Literally meaning "Wheel (or Cross) of the Ultimate Brave",[7] it is similar to the Medal of Honor in the United States and the Victoria Cross in the United Kingdom.[8][9] The PVC was established on 26 January 1950 (Republic Day of India).[7] Provision was made for the award of a bar for a second (or subsequent) awards of the Param Vir Chakra, with a replica of the Vajra, the weapon of Indra, the god of heaven.[7] To date, there have been no such awards. Award of the decoration carries with it the right to use "PVC" as a post-nominal abbreviation.[2]

The Ashoka Chakra is the peace time equivalent of the Param Vir Chakra, and is awarded for the "most conspicuous bravery or some daring or pre-eminent valour or self-sacrifice" other than in the face of the enemy. Unlike Param Vir Chakra, which is awarded to only military personnel, Ashok Chakra decoration may be awarded either to military or civilian personnel and may be awarded posthumously.[5]

The award also carries several allowances and incentives to the recipient (or his family members in case of death of the recipient) by the central government and ministries. In addition, many states have established individual pension rewards that far exceeds the central government's stipend for recipients of the decoration.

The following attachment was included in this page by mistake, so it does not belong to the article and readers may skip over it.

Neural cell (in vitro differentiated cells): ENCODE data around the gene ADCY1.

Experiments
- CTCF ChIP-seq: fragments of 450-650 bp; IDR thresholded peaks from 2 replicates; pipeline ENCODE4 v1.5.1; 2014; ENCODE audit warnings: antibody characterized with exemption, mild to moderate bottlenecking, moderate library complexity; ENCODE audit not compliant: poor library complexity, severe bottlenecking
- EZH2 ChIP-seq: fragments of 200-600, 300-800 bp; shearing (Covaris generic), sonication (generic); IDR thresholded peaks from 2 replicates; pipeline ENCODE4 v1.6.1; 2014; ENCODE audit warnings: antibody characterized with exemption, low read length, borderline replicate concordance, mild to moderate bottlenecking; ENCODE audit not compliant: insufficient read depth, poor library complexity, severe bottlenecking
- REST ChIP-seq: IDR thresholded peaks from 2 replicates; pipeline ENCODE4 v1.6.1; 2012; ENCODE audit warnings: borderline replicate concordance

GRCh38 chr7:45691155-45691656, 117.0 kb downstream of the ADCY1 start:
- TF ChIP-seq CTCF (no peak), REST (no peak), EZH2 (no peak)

History[edit]

The PVC was established on 26 January 1950 (Republic Day of India), by the President of India, with effect from 15 August 1947 (Independence Day of India).[7][2] It can be awarded to officers or enlisted personnel from all branches of the Indian military.[10] Provision was made for the award of a bar for a second (or subsequent) awards of the Param Vir Chakra, with a replica of the Vajra, the weapon of Indra, the god of heaven.[7] To date, there have been no such awards. Award of the decoration carries with it the right to use "PVC" as a post-nominal abbreviation.[2]